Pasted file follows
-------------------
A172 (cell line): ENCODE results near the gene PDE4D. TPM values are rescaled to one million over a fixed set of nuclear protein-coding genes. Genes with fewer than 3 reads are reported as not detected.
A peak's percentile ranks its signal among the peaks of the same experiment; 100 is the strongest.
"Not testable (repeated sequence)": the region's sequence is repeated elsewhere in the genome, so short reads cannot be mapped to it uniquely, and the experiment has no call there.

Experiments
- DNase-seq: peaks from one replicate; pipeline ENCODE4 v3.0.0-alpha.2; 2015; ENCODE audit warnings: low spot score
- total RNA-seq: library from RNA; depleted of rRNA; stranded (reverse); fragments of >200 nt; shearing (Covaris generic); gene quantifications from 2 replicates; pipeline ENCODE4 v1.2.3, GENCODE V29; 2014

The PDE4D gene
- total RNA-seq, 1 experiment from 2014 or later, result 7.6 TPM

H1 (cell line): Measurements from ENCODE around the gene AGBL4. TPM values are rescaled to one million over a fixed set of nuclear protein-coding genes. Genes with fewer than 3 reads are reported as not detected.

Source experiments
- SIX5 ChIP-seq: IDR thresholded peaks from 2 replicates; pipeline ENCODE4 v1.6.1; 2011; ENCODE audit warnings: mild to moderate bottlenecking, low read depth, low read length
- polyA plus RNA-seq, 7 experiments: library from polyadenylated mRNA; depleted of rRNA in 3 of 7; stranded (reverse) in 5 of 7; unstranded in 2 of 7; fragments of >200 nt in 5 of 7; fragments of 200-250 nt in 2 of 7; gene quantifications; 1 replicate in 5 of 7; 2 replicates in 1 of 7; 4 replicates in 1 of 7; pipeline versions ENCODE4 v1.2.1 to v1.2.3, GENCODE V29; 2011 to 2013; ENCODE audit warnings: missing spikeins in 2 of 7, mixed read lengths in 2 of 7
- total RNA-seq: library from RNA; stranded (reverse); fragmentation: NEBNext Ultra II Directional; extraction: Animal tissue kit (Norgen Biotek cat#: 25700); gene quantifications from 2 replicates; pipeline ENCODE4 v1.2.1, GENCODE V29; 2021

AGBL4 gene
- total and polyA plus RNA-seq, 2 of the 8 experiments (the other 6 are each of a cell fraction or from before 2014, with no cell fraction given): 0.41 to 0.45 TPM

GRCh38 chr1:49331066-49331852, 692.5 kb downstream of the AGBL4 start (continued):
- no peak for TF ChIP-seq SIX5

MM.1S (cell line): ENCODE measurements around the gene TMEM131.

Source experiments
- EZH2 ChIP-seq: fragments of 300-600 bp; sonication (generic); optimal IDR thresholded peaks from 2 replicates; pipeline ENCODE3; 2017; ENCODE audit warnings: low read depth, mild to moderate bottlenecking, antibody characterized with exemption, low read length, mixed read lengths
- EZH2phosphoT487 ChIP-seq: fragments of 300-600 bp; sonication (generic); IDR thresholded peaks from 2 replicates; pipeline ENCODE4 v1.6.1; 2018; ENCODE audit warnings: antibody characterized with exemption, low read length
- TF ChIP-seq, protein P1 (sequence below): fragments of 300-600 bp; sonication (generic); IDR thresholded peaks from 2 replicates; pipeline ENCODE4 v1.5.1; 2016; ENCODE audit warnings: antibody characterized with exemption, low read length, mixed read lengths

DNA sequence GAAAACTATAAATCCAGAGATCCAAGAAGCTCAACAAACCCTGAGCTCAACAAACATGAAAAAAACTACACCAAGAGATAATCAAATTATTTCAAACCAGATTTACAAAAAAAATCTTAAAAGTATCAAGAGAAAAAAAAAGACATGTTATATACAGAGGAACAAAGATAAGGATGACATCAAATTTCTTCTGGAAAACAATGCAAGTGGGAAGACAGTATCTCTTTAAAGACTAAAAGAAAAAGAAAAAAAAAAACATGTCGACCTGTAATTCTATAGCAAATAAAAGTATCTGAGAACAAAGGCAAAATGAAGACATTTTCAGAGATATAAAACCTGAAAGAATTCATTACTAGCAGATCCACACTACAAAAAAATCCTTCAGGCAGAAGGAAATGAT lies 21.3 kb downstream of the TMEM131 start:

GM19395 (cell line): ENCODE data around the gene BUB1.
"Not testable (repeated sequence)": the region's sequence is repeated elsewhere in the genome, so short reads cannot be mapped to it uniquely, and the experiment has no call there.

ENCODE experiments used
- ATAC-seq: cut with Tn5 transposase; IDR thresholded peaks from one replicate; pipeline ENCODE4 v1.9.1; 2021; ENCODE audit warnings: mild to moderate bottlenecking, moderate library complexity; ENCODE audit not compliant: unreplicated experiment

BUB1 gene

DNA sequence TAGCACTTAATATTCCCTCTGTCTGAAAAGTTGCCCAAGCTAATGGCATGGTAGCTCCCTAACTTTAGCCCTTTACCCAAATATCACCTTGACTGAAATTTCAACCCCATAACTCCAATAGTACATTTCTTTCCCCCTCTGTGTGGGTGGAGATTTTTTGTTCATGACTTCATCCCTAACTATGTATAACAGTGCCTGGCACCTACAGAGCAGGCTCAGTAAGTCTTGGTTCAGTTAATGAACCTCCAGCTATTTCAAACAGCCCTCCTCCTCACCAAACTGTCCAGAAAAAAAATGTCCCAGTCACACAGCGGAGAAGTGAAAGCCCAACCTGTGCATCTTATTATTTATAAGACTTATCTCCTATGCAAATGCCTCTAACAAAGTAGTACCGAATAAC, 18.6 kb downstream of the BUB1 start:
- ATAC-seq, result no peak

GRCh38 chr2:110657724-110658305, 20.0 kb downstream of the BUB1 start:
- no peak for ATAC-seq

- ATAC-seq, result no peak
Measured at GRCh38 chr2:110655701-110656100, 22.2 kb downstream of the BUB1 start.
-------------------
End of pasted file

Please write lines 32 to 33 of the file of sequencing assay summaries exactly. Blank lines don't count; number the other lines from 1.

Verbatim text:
- no peak for ATAC-seq

- ATAC-seq, result no peak